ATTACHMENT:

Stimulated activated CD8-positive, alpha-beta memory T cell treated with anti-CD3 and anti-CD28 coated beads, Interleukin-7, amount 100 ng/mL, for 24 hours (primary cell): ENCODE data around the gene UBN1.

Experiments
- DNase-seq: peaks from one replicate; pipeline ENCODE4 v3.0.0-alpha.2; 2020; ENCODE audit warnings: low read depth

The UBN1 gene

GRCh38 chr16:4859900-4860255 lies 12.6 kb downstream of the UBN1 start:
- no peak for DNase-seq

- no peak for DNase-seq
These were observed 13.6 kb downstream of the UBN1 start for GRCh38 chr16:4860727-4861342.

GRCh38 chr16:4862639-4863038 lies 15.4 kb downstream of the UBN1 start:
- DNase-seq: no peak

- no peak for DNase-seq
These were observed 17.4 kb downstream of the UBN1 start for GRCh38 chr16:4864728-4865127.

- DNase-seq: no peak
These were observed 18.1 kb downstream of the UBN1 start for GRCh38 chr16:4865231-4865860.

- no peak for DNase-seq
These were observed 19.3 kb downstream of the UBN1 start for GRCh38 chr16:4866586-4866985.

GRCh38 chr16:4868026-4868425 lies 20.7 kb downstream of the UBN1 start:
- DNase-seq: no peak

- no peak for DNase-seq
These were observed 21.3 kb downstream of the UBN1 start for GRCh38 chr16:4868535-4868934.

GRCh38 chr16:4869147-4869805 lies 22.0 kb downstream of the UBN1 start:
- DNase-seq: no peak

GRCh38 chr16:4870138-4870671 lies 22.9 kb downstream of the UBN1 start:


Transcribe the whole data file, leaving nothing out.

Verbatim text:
Stimulated activated CD8-positive, alpha-beta memory T cell treated with anti-CD3 and anti-CD28 coated beads, Interleukin-7, amount 100 ng/mL, for 24 hours (primary cell): ENCODE data around the gene UBN1.

Experiments
- DNase-seq: peaks from one replicate; pipeline ENCODE4 v3.0.0-alpha.2; 2020; ENCODE audit warnings: low read depth

The UBN1 gene

GRCh38 chr16:4859900-4860255 lies 12.6 kb downstream of the UBN1 start:
- no peak for DNase-seq

- no peak for DNase-seq
These were observed 13.6 kb downstream of the UBN1 start for GRCh38 chr16:4860727-4861342.

GRCh38 chr16:4862639-4863038 lies 15.4 kb downstream of the UBN1 start:
- DNase-seq: no peak

- no peak for DNase-seq
These were observed 17.4 kb downstream of the UBN1 start for GRCh38 chr16:4864728-4865127.

- DNase-seq: no peak
These were observed 18.1 kb downstream of the UBN1 start for GRCh38 chr16:4865231-4865860.

- no peak for DNase-seq
These were observed 19.3 kb downstream of the UBN1 start for GRCh38 chr16:4866586-4866985.

GRCh38 chr16:4868026-4868425 lies 20.7 kb downstream of the UBN1 start:
- DNase-seq: no peak

- no peak for DNase-seq
These were observed 21.3 kb downstream of the UBN1 start for GRCh38 chr16:4868535-4868934.

GRCh38 chr16:4869147-4869805 lies 22.0 kb downstream of the UBN1 start:
- DNase-seq: no peak

GRCh38 chr16:4870138-4870671 lies 22.9 kb downstream of the UBN1 start: